Following its investigation of the effects of steel imports on national security, the U.S. Department of Commerce’s Bureau of Industry and Security (Commerce) recommended that the Administration take action to limit those imports such that, when combined with “good management,” it would “enable U.S. steel mills to operate at 80 percent or more of their rated production capacity.” President Trump subsequently proclaimed the imposition of a 25 percent ad valorem tariff on steel articles, explaining that the trade measure would “help our domestic steel industry to revive idled facilities, open closed mills, preserve necessary skills by hiring new steel workers, and maintain or increase production . . . .” These statements demonstrate that a central objective of the steel tariffs is to facilitate the re-capture of sales lost to import competition by U.S. steel manufacturers.
Consistent with this objective, Commerce has explained that it can grant exclusions from duties for steel articles if these products are not “produced in the United States in a sufficient and reasonably available amount or of a satisfactory quality or based upon specific national security considerations.” Last month, Commerce published its procedures regarding the submission and consideration of requests for product exclusions, as well as the steps for opposing such requests. Exclusion requests are submitted using a form available through the regulations.gov website. Once a request is posted on the docket, “any individual or organization in the United States” has thirty days to submit an objection using another form available through that website.
Despite the agency’s detailed explanation of relevant procedures, however, the standard by which Commerce will weigh exclusion requests against any opposition is unclear. In the absence of clear standards, there is little to discourage a consumer or importer of foreign steel from seeking an exclusion to preserve current supply chains.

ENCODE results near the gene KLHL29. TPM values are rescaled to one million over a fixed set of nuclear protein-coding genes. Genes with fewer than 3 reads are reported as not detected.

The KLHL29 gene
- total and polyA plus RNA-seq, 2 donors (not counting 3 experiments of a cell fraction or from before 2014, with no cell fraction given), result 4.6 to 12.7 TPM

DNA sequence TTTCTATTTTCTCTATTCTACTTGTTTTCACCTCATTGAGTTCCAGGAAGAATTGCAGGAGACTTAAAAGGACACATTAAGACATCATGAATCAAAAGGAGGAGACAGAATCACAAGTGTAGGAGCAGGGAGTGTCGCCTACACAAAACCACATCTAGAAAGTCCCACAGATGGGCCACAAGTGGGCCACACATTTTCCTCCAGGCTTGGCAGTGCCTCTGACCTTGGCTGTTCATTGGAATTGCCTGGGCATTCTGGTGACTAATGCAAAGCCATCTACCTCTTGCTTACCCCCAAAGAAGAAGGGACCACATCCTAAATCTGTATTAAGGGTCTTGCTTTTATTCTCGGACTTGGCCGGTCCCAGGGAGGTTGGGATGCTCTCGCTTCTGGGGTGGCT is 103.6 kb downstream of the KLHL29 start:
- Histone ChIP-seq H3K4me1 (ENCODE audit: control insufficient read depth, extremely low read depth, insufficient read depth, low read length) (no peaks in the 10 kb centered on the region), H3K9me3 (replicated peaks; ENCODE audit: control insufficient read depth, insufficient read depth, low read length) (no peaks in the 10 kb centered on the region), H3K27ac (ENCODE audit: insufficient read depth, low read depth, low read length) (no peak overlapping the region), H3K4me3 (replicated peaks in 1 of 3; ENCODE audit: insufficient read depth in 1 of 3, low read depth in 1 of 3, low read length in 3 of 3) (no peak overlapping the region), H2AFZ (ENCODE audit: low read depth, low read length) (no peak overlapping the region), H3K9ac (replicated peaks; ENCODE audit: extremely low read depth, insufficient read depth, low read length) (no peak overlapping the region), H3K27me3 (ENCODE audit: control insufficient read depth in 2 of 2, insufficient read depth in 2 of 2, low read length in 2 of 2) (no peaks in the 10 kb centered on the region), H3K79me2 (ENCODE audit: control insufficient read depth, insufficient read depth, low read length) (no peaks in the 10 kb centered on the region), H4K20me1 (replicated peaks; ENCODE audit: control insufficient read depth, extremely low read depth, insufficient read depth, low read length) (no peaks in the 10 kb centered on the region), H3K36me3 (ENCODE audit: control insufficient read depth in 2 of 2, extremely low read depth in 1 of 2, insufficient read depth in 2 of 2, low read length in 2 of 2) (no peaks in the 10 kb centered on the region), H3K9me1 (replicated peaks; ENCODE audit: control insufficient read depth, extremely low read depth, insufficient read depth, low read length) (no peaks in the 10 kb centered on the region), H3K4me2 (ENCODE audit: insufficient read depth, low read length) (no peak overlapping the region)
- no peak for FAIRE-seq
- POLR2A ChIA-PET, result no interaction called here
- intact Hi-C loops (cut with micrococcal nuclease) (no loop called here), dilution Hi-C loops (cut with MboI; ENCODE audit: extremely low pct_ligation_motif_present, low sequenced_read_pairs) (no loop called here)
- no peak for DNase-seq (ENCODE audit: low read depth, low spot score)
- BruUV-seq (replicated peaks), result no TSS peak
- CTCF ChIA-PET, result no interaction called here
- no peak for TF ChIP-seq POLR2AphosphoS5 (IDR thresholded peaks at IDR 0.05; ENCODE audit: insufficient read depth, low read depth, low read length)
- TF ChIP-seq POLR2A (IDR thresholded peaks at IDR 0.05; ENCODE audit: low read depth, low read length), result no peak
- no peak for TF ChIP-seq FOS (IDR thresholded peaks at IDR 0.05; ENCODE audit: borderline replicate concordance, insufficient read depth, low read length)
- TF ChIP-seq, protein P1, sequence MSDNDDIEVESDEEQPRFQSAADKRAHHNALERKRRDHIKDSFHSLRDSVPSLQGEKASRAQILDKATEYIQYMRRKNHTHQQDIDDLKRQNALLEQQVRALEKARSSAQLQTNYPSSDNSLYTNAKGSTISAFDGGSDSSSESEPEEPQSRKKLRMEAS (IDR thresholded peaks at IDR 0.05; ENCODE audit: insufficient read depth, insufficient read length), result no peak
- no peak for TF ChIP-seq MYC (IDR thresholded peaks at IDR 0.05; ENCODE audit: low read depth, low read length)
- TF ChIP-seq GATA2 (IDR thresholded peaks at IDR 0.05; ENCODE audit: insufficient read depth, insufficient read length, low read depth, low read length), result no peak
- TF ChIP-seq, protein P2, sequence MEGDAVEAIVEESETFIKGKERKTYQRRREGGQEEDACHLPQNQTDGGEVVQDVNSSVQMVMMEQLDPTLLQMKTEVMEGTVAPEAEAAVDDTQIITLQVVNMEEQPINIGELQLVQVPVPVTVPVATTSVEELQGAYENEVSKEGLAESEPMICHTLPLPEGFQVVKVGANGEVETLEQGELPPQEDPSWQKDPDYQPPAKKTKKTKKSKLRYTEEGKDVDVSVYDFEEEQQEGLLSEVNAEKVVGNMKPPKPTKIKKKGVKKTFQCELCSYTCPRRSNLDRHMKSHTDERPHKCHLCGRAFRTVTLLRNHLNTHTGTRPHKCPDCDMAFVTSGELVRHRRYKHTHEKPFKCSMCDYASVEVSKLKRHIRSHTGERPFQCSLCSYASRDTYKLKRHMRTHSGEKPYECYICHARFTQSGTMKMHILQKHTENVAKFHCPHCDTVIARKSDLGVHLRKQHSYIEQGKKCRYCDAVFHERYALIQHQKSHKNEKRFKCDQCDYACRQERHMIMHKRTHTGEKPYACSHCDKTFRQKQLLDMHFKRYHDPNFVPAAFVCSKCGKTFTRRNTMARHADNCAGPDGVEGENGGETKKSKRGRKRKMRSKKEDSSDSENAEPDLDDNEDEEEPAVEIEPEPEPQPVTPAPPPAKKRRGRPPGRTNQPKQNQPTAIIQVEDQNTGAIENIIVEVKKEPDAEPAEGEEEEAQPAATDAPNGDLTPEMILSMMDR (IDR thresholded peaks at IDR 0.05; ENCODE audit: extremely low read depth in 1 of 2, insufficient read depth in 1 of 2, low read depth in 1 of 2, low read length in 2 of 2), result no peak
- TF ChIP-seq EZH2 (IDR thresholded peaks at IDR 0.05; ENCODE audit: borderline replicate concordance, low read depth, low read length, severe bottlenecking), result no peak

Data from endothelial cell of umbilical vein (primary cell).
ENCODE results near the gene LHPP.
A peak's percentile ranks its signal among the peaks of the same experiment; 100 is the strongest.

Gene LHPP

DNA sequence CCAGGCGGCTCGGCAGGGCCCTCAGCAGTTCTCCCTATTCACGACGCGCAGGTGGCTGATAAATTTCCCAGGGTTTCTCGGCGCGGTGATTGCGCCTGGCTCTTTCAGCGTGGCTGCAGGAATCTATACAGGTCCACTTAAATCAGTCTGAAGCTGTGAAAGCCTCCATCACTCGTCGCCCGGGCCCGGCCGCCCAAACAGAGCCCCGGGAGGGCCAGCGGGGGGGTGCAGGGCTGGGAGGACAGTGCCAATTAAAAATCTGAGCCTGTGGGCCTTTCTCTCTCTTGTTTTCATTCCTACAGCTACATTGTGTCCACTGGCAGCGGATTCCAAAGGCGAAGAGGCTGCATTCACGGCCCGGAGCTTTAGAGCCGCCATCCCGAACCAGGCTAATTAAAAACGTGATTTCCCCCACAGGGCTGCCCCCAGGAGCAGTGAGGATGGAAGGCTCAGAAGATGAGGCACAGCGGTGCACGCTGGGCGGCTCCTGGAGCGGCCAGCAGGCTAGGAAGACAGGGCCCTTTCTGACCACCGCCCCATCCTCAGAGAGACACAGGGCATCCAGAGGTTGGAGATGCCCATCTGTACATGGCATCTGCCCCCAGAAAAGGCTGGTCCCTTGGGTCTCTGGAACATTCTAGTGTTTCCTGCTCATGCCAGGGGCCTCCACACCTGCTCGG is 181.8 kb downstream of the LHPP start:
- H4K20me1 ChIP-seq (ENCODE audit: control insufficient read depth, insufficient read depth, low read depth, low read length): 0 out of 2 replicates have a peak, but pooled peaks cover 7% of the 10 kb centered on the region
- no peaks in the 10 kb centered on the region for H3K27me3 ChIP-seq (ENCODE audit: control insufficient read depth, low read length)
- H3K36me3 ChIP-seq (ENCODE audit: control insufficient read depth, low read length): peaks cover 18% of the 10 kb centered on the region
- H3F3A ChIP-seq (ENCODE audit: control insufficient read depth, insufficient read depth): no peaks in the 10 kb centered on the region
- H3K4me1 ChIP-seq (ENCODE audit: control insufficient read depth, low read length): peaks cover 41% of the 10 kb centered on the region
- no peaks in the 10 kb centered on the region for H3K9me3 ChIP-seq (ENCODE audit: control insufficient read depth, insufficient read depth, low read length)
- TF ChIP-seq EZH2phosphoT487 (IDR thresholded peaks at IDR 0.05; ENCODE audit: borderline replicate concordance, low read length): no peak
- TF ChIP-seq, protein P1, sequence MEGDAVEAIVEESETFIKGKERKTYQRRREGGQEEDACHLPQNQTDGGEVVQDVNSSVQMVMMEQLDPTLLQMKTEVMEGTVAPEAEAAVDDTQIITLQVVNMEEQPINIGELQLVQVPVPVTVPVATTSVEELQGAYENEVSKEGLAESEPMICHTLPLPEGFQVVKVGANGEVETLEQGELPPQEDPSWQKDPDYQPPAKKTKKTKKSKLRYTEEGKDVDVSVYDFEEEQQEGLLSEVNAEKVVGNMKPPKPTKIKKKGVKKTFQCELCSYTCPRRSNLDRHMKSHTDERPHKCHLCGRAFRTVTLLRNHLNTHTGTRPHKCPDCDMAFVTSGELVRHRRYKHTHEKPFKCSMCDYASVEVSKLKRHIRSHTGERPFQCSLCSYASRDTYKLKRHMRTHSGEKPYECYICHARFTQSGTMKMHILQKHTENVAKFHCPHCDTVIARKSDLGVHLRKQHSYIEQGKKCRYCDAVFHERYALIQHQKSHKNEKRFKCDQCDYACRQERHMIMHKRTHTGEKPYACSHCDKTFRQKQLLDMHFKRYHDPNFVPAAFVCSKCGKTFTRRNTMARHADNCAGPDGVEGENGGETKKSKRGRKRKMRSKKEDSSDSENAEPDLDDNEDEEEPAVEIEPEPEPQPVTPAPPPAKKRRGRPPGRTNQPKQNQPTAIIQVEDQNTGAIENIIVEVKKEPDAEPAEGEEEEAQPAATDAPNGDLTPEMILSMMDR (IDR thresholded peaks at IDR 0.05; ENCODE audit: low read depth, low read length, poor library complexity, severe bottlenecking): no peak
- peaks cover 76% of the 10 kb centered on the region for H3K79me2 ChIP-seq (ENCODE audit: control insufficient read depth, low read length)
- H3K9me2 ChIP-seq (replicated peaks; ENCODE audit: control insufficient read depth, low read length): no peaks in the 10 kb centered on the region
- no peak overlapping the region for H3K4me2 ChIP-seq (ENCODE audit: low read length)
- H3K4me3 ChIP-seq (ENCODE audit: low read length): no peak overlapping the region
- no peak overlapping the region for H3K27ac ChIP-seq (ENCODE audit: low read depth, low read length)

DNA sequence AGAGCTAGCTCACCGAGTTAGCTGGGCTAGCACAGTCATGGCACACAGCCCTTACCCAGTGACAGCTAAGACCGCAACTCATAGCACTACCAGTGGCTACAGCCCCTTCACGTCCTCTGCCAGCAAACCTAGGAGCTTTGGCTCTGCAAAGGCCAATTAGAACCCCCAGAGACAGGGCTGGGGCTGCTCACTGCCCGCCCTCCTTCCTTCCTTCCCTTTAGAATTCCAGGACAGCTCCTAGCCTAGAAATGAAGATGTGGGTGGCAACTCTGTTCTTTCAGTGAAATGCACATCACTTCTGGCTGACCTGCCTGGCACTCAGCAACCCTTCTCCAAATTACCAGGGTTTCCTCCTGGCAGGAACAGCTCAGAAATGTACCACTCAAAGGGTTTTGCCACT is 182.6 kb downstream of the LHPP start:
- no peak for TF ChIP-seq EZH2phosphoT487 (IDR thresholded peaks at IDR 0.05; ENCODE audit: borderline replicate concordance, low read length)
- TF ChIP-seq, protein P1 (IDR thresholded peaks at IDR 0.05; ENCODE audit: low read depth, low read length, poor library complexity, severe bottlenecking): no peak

Early indications suggest that exclusions will be pursued for products that are clearly available from U.S. producers. Of the seven requests that have been released publicly (four for aluminum and three for steel, two of which were withdrawn for “technical review”), only two assert that there is no domestic production of the article. For one such request, Winter-Wolff International, Inc., asked for an exclusion of aluminum foil sourced from Switzerland used “to build capacitors for the transmission and distribution of electricity.” Winter-Wolff claimed that no U.S. producer could make the foil at “the needed 4.0 micron thickness and laser slitting.” Similarly, although it is not clear that the product at issue would be subject to these tariffs in the first place, Zapp Precision Wire requested an exclusion for coated flat wire imported from Germany and shipped to Mexico with the assertion that “[t]here are no manufacturers of this product form . . . in the United States and none that have package of equipment capable of producing this unique product.” In contrast, the three other exclusion requests for aluminum products, each submitted by the U.S. affiliate of a Russian manufacturer, U.C. Rusal, made no effort to demonstrate a lack of domestic production of the article. Rusal concedes that the aluminum wire products for which it seeks exclusion are available from Alcoa as well as Canadian suppliers, but asserts, without any apparent support, that “the U.S. can only supply approximately 20% of the overall U.S. demand.” At the same time, Rusal’s requests do not identify any attempt to obtain these products from any U.S. producer.